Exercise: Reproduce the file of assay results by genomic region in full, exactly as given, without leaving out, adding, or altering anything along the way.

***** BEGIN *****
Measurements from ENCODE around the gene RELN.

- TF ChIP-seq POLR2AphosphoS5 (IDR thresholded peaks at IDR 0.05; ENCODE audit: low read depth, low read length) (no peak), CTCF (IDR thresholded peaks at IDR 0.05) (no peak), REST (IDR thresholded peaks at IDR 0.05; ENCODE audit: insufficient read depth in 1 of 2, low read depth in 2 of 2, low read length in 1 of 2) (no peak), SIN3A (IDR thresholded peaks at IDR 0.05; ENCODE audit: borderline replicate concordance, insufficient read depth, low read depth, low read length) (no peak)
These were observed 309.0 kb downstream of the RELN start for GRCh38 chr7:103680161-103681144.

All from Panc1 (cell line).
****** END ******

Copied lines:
Measurements from ENCODE around the gene RELN.

- TF ChIP-seq POLR2AphosphoS5 (IDR thresholded peaks at IDR 0.05; ENCODE audit: low read depth, low read length) (no peak), CTCF (IDR thresholded peaks at IDR 0.05) (no peak), REST (IDR thresholded peaks at IDR 0.05; ENCODE audit: insufficient read depth in 1 of 2, low read depth in 2 of 2, low read length in 1 of 2) (no peak), SIN3A (IDR thresholded peaks at IDR 0.05; ENCODE audit: borderline replicate concordance, insufficient read depth, low read depth, low read length) (no peak)
These were observed 309.0 kb downstream of the RELN start for GRCh38 chr7:103680161-103681144.

All from Panc1 (cell line).